A letter to Congress from the National Cannabis Industry Association (NCIA) and more than 800 cannabis industry members urged lawmakers to legally regulate cannabis to prevent more health problems caused by black market weed products. The letter was delivered today to House and Senate leadership, according to Marijuana Moment.
The plea was prompted by the national outbreak of lung injuries, apparently caused by adulterated THC oil in black market cartridges. Vitamin E acetate—used to dilute cannabis oil by some THC oil producers—is the target of many state investigations. As many as 17 people have died from the outbreak, and more than 800 have been hospitalized.
Cannabis remains federally illegal. The cannabis industry stakeholders are asking Congress to “deschedule” the drug (remove it from the Controlled Substances Act) and shift oversight from the Drug Enforcement Administration to the FDA or another agency dedicated to public health and safety.
“Descheduling is the only way to truly reform federal cannabis policy in a sensible manner so that state regulatory programs can most successfully ensure consumer safety and to pave the way for appropriate federal regulations,” says the letter.
The illegal black market for cannabis is estimated to be $41 billion, and cannabis oil cartridges account for a large portion of that. Federal legalization and regulation of the market would make production and sale of unregulated, untested products more difficult and less attractive, and regulated products less expensive and more widely available.
Recommendations from the NCIA include:
Congress should remove cannabis from the Controlled Substances Act and regulate it in a manner similar to alcohol;
Consumers should stop using oil cartridges bought on the black market;
Encourage licensed vape cartridge producers to stop using “thickening agents” until they have been studied;
Licensed producers are “strongly encouraged” to voluntarily recall products containing vitamin E acetate;
Licensed retailers (dispensaries) should “take steps to ensure none of their available vape cartridge inventories have been sourced from a producer that uses Vitamin E acetate”.
The NCIA, along with the Cannabis Trade Federation, made similar recommendations last month, according to Marijuana Moment. Members of the legal cannabis industry were the first to point to adulterants in the black market supply as the likely source of the lung injuries.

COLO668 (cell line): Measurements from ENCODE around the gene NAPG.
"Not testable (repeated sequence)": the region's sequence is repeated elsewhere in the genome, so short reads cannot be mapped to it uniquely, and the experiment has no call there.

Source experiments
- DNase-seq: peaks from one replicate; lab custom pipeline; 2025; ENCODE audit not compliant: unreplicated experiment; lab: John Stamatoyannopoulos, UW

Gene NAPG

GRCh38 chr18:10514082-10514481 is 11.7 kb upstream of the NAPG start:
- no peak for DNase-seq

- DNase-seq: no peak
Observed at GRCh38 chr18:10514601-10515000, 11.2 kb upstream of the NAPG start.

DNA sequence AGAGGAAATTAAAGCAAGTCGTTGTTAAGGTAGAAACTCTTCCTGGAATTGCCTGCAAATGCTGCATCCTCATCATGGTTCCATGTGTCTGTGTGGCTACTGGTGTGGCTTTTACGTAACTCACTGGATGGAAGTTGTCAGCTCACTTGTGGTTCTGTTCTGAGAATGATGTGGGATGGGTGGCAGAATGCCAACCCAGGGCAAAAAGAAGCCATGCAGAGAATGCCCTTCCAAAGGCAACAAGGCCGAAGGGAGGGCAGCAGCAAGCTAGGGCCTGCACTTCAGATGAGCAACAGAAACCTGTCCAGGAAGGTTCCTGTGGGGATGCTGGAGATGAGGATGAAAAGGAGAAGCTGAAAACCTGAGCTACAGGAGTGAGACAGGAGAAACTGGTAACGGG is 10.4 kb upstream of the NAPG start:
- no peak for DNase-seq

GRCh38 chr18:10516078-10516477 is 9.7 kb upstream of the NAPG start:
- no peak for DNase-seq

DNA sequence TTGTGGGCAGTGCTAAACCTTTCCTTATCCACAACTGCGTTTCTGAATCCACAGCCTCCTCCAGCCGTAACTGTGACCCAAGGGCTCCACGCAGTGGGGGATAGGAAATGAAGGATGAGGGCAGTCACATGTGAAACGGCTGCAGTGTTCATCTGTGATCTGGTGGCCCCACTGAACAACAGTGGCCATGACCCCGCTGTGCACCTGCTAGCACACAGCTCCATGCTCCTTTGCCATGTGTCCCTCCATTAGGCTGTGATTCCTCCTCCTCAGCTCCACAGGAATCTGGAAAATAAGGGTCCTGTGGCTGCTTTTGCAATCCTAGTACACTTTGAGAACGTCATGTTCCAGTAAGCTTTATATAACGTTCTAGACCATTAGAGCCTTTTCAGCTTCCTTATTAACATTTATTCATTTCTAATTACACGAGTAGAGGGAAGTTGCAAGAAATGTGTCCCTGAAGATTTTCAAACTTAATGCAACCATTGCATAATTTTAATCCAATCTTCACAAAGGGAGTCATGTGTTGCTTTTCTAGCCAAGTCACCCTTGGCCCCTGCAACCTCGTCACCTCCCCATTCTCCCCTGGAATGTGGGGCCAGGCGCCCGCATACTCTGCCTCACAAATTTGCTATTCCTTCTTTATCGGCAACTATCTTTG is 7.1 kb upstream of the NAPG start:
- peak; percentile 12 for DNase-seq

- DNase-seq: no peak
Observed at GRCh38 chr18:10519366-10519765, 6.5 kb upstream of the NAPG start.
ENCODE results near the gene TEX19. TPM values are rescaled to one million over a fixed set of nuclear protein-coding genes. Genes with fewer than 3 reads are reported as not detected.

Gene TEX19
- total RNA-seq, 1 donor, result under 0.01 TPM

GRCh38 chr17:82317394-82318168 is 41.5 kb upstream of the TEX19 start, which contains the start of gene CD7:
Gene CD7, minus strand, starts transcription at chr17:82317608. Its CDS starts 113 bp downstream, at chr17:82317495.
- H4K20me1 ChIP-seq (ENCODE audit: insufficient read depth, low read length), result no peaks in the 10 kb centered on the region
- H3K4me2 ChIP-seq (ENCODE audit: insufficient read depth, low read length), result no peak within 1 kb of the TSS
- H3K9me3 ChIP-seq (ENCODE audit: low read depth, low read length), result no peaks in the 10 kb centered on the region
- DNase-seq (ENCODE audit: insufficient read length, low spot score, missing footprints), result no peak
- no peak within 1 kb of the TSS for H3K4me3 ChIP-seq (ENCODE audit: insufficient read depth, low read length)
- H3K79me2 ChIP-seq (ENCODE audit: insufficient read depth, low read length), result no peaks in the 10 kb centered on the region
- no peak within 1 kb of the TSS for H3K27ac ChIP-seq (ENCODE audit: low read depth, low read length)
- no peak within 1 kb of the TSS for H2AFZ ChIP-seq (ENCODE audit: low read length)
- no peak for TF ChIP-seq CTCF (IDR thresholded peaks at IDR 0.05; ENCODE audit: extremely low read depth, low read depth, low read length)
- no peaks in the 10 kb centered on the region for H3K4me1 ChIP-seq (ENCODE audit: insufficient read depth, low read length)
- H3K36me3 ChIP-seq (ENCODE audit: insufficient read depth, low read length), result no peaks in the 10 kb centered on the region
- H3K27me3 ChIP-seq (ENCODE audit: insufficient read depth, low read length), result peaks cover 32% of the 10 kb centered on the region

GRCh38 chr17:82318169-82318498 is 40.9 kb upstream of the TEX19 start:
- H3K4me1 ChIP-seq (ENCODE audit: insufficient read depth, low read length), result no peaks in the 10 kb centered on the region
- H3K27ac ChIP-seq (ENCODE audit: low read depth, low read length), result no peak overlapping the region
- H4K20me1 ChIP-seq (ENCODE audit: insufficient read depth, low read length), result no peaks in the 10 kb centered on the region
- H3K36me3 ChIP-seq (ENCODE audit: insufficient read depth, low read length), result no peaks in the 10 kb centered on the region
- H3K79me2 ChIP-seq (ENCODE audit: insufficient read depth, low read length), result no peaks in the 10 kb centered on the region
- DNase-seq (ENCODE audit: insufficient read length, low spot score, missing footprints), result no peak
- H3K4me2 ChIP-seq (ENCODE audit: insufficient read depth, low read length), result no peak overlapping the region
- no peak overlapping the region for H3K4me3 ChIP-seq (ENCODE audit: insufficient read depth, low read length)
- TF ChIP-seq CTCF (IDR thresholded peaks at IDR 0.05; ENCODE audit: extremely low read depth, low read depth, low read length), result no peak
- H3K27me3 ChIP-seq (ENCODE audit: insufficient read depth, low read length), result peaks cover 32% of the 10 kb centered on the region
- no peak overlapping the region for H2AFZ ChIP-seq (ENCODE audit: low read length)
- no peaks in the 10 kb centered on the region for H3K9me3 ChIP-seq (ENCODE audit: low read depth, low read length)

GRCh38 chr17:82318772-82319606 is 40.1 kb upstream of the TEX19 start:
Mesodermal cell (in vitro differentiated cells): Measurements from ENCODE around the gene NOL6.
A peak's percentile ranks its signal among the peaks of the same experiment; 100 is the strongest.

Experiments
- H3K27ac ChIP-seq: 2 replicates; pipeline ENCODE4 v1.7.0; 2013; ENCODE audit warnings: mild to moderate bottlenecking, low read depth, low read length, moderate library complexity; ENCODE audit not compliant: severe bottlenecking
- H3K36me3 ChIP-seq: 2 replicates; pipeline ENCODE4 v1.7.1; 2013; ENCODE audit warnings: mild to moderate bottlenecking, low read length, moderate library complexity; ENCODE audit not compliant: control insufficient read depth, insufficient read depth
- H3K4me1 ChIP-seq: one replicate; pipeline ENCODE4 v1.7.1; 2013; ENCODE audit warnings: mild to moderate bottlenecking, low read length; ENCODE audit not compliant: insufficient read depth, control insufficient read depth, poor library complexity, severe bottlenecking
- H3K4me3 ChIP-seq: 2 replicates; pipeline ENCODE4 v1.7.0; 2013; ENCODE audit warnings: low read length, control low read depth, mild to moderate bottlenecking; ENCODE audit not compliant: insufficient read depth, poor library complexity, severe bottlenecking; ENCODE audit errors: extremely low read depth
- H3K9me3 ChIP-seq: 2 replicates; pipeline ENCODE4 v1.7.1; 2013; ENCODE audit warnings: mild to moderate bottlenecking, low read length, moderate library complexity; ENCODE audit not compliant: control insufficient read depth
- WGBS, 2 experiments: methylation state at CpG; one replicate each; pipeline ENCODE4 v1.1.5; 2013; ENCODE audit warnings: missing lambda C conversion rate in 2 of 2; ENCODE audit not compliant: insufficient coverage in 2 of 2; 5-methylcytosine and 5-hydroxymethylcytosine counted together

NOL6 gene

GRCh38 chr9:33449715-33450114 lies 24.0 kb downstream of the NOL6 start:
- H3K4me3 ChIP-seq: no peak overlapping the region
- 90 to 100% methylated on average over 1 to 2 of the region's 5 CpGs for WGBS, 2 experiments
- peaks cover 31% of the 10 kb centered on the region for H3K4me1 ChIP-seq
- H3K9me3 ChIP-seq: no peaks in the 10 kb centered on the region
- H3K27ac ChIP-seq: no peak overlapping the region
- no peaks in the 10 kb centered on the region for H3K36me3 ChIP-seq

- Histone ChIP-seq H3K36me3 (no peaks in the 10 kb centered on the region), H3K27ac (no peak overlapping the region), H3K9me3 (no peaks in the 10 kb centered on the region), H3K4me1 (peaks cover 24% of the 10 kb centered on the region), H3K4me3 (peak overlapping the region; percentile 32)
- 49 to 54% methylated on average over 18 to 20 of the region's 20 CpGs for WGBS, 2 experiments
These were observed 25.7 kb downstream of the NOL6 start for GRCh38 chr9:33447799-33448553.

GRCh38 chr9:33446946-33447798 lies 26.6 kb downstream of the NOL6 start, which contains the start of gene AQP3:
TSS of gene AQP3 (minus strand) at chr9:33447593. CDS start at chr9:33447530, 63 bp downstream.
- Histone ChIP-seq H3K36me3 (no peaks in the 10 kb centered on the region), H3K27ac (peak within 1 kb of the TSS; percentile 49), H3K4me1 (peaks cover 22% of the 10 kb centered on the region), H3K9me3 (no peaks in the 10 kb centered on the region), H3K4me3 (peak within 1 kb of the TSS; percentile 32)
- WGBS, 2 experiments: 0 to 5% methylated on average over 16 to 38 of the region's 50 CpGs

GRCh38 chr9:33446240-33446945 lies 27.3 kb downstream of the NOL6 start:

"The illegal black market for cannabis is estimated to be $41 billion, and cannabis oil cartridges account for a large portion of that."
“These unfortunate illnesses and deaths are yet another terrible, and largely avoidable, consequence of failed prohibition policies,” NCIA executive director Aaron Smith said. “Current federal laws interfere with research, prevent federal regulatory agencies from establishing safety guidelines, discourage states from regulating cannabis, and make it more difficult for state-legal cannabis businesses to displace the illicit market.”
The cannabis industry has been upfront and honest from the start about black market THC oil being the likely source of the lung injury outbreak. The earliest reporting on the outbreak that wasn’t focused on nicotine vaping products came from cannabis industry media outlets like Leafly, Merry Jane and Marijuana Times. Leafly’s David Downs has been a month ahead of the mainstream press in reporting the probable cause of the lung injuries, and has maintained a page with the latest updates.
But mainstream press outlets have until recently focused exclusively on nicotine vaping products—mirroring the stated concerns of the CDC—leading to a misplaced national panic that has resulted in a wave of vape product bans by governors using emergency health powers.